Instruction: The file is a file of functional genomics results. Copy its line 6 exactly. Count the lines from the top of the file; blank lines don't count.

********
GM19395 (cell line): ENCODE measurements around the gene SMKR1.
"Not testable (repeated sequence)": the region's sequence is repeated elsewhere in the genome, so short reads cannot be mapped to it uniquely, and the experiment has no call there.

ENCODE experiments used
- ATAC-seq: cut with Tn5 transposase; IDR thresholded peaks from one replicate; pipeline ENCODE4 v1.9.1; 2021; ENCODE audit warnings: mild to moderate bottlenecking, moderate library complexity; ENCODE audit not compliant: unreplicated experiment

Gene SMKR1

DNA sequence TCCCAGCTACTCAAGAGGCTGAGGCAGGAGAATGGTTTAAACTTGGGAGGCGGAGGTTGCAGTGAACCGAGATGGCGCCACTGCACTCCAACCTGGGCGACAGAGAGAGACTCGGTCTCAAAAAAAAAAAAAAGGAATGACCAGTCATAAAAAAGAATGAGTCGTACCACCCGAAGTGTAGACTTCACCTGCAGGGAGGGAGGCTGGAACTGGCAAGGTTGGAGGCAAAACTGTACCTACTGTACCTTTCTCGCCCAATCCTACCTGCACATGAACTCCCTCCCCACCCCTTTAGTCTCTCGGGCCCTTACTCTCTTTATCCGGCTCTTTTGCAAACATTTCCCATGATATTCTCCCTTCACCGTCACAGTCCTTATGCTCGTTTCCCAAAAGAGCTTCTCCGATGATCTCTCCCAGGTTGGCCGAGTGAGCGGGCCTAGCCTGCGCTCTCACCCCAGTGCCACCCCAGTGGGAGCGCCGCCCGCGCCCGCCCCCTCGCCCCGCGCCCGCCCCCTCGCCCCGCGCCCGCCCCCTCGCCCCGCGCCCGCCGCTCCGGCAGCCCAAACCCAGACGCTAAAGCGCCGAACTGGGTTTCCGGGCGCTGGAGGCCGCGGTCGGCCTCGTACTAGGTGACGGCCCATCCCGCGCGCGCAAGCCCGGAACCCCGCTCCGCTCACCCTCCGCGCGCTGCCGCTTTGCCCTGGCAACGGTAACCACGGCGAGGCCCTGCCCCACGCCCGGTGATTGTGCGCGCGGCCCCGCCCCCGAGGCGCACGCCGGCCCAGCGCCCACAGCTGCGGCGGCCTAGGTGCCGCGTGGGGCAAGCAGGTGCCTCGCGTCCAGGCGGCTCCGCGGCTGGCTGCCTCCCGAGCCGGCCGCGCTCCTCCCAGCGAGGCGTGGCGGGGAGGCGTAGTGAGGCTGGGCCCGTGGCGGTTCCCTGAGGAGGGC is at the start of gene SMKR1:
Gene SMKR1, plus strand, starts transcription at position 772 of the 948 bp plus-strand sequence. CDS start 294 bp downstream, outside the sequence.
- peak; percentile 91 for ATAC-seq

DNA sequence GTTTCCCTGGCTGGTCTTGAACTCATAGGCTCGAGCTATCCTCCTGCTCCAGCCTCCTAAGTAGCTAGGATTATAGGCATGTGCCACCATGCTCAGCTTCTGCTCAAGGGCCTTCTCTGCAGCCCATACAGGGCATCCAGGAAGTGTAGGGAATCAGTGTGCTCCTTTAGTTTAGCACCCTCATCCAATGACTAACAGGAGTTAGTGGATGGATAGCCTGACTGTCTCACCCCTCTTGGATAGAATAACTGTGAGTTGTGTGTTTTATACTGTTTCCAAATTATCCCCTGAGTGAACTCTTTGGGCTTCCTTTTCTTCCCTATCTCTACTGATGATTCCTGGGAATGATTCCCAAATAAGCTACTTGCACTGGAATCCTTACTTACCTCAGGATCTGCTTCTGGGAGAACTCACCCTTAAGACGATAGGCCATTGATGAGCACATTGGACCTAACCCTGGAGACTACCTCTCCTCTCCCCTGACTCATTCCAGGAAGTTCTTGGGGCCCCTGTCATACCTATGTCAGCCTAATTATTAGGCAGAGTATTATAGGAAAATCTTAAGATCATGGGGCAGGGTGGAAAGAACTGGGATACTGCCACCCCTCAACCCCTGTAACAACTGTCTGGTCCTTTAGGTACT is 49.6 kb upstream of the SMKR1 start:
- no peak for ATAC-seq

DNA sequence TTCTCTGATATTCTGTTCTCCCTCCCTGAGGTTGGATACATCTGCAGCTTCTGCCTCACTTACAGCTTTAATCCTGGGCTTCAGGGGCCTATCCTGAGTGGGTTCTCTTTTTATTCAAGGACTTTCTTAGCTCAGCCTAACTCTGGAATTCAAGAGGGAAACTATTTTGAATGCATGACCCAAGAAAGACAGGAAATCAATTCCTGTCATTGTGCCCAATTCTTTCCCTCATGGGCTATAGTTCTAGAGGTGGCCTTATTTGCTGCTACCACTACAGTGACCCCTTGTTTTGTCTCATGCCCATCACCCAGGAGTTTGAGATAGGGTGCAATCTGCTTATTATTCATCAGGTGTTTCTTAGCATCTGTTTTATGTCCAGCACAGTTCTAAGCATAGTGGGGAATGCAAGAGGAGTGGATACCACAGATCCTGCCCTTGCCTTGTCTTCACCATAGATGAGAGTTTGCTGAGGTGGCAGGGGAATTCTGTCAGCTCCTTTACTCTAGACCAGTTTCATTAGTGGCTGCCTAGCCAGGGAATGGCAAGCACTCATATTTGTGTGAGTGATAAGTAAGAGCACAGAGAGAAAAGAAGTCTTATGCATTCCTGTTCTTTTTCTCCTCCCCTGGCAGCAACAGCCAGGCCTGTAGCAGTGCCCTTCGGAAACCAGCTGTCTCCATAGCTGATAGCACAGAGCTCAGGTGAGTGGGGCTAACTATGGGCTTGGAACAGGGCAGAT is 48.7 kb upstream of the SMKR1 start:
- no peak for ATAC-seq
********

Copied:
DNA sequence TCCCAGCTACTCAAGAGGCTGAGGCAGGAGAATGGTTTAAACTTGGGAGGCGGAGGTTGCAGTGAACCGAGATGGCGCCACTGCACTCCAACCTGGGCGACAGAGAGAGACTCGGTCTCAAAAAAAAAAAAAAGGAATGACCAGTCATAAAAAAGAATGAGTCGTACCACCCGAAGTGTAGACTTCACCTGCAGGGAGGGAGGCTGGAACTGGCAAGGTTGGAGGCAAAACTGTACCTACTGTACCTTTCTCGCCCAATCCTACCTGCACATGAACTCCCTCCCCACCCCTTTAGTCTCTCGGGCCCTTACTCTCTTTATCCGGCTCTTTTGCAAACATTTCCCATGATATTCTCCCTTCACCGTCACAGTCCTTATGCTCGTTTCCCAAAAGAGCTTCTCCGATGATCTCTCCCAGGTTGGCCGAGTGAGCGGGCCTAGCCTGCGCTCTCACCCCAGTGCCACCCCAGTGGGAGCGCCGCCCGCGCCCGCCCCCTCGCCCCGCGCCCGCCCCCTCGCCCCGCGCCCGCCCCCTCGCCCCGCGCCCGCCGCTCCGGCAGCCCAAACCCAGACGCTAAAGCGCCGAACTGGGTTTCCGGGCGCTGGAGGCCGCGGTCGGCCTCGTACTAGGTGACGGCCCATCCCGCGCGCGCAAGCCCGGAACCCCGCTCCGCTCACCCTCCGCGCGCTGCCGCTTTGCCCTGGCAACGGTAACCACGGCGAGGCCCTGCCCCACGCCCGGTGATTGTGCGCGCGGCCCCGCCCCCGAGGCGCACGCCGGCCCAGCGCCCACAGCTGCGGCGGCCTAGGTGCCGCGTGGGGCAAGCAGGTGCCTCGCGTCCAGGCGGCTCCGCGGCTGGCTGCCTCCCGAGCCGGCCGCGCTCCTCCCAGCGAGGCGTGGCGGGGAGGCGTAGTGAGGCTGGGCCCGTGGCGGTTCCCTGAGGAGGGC is at the start of gene SMKR1: